2. The Manufacturer Usage Description Architecture

With these components laid out we now have the basis for an archicture. This leads us to ASCII art.

 .                      ____________     .           __________
 .                     |  Network   |    .          |          |
 .                     | Management |----->get URI->|   MFG    |
 .                     |  System    |    .          | Web Site |
 .  End system network |____________|<--MUD file<--<|__________|
 .                             .         .
 .                             .         .
 . _______                 _________     .
 .|       |               | router  |    .
 .| Thing |---->MUD URI-->|   or    |    .
 .|_______|               | switch  |    .
 .                        |_________|    .

Figure 1: MUD Architecture

In the above diagram, the switch or router collects MUD URIs and forwards them to the network management system for processing. This happens in different ways, depending on how the URI is communicated. For instance, in the case of DHCP, the DHCP server might receive the URI and then process it. In the case of IEEE 802.1X, the switch would tunnel the URI to the authentication server, who would then process it.

The information returned by the web site is valid for the duration of the device’s connection, or as specified in the description. Thus if the device is mobile, when it moves on, any configuration in the switch is removed. Similarly, from time to time the description may be refreshed, based on new capabilities or communication patterns or vulnerabilities.

The web site is run by or on behalf of the manufacturer. Its domain name is that of the authority found in the MUD URI. For legacy cases where Things cannot emit a URI, if the switch is able to determine the appropriate URI, it may proxy it, the trivial cases being a map between some registered device or port and a URI.

2.1. What does a MUD URI look like?

To begin with, MUD takes full advantage of both the https: scheme and the use of .well-known. HTTPS is important in this case because men in the middle could otherwise harm the operation of a class of devices. .well-known is used because we wish to add additional structure to the URI. And so the URI is specified in draft-lear-netmod-mud-pre0. It looks like this:

“model” represents a device model as the manufacturer wishes to represent it. It could be a brand name or something more specific. “version” provides a means to indicate what version the product is. Specifically if it has been updated in the field, this is the place where evidence of that update would appear. Once again, the field is opaque. From a controller standpoint, therefore, only comparison and matching operations are safe.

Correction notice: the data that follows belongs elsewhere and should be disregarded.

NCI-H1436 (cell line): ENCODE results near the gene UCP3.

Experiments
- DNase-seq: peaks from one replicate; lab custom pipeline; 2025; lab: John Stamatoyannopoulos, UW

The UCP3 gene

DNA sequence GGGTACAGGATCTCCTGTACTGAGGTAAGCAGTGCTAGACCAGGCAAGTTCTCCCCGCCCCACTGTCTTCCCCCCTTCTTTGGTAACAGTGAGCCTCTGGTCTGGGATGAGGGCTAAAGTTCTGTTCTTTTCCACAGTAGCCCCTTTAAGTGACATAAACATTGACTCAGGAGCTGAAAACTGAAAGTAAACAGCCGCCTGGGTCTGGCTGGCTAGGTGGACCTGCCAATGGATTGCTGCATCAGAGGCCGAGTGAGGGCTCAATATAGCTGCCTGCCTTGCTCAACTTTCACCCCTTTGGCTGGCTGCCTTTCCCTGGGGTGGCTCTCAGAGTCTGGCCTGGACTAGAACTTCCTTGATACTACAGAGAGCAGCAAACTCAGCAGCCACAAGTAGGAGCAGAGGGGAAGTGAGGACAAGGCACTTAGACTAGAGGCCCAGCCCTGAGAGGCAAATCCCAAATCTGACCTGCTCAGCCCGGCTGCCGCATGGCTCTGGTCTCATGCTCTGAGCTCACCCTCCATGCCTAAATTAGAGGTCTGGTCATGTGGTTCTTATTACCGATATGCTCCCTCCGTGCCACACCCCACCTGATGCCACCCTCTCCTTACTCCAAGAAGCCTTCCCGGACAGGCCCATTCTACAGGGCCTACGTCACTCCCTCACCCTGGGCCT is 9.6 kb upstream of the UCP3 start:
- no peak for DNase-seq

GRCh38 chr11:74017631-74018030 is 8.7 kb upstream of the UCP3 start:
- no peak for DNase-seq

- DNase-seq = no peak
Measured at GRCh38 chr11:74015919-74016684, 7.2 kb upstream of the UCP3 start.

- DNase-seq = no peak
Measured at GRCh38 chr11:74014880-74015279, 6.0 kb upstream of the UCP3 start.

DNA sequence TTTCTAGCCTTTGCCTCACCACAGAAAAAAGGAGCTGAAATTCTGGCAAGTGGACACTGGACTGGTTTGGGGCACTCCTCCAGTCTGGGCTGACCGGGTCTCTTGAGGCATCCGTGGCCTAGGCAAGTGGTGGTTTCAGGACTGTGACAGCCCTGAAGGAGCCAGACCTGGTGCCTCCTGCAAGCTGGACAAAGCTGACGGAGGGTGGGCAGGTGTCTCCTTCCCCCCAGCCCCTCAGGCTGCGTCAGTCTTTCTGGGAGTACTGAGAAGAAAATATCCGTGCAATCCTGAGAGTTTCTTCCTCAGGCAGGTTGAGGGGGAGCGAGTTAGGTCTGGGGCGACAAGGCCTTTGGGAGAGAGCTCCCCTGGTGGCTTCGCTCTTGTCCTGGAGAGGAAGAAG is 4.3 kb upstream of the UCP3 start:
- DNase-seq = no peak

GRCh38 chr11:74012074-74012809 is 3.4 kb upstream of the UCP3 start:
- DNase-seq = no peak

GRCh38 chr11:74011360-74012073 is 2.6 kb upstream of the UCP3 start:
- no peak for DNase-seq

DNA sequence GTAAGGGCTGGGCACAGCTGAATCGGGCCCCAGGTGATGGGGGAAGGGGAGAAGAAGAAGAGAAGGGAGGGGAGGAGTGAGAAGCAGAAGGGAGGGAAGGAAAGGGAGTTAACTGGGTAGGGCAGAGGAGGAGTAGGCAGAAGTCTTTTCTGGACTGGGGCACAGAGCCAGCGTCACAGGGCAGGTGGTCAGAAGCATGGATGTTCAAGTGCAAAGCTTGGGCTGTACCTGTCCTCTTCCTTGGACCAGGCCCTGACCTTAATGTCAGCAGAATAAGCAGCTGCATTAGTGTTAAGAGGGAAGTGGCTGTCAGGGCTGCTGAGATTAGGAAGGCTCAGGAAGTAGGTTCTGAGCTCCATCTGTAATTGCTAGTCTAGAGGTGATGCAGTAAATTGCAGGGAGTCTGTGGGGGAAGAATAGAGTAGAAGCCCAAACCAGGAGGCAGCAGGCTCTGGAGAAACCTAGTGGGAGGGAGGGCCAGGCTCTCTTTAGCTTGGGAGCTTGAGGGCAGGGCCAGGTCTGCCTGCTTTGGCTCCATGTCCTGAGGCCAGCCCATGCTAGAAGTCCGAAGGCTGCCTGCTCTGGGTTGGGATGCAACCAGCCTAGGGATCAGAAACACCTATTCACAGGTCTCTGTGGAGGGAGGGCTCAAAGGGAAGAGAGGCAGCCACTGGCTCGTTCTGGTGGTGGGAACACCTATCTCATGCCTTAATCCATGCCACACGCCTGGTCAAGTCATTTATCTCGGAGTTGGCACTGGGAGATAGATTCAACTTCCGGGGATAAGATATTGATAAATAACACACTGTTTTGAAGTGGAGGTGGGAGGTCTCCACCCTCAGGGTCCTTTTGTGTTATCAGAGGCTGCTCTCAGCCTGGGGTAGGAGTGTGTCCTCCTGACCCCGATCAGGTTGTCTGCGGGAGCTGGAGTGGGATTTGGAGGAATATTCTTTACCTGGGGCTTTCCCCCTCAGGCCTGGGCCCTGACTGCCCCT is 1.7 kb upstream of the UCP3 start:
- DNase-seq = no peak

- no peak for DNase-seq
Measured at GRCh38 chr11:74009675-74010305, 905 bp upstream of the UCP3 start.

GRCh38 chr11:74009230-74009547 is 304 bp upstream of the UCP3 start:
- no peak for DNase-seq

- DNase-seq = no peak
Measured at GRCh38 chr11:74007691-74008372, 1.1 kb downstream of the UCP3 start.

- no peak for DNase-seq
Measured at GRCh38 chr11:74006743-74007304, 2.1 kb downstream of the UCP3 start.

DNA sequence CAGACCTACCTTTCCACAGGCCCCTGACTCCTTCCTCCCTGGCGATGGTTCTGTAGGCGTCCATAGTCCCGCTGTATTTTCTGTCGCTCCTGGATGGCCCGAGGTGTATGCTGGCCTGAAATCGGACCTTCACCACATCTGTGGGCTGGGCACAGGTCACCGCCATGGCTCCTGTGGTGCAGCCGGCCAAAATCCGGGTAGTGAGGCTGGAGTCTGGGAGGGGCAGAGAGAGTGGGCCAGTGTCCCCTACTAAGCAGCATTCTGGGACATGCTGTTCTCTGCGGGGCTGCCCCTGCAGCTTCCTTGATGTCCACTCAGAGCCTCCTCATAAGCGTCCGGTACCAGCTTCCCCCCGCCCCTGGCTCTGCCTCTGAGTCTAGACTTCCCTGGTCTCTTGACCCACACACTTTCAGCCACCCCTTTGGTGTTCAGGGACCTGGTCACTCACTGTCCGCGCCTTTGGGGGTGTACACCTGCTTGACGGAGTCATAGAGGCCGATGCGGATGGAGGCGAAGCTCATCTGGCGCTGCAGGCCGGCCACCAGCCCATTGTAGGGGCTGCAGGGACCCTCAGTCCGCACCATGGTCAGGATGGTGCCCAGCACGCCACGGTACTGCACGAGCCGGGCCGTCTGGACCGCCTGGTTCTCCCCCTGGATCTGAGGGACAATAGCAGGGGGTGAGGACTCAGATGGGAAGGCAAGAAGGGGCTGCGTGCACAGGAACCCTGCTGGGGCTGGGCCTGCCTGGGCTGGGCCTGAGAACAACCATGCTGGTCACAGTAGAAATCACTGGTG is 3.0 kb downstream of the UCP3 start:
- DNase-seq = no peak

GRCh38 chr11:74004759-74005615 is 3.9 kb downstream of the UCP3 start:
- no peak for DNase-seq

2.2. Communicating to the Manufacturer

We assume that the the manufacturer has at its disposal a web service running atop port 443 with standard HTTPS semantics, and that its capabilities are at par with today’s web servers. We further assume that this web server has no semantic understanding itself of MUD. This poses us a particular challenge: either we are to cast in stone the model that is put in place, or we must find a mechanism by which the switch or its controller can choose an appropriate set of capabilities.

2.3. Using YANG-based XML

Because NETCONF is well distributed within network infrastructure and YANG has become the accepted way to generate schema for NETCONF, these we attempt to adapt the protocol and the modeling language, respectively. At some point in the near future, it will likely be the case that XML gives way to JSON[RFC7159]. YANG can be used for either, and so it seems even more appropriate to make good use of it. This work makes use of XML because of the breadth of toolsets available, and not for any love of angle brackets. That is subject to change.

The descriptions specified in MUD files should be based on relatively ubiquitous network capabilities. Access lists are such an example, and QoS policies follow closely behind. For security purposes, these policies must only apply to the device that is connecting, and should not modify other parts of a network element’s configuration. The key scaling properties here are as follows:

2.4. Instantiating Policy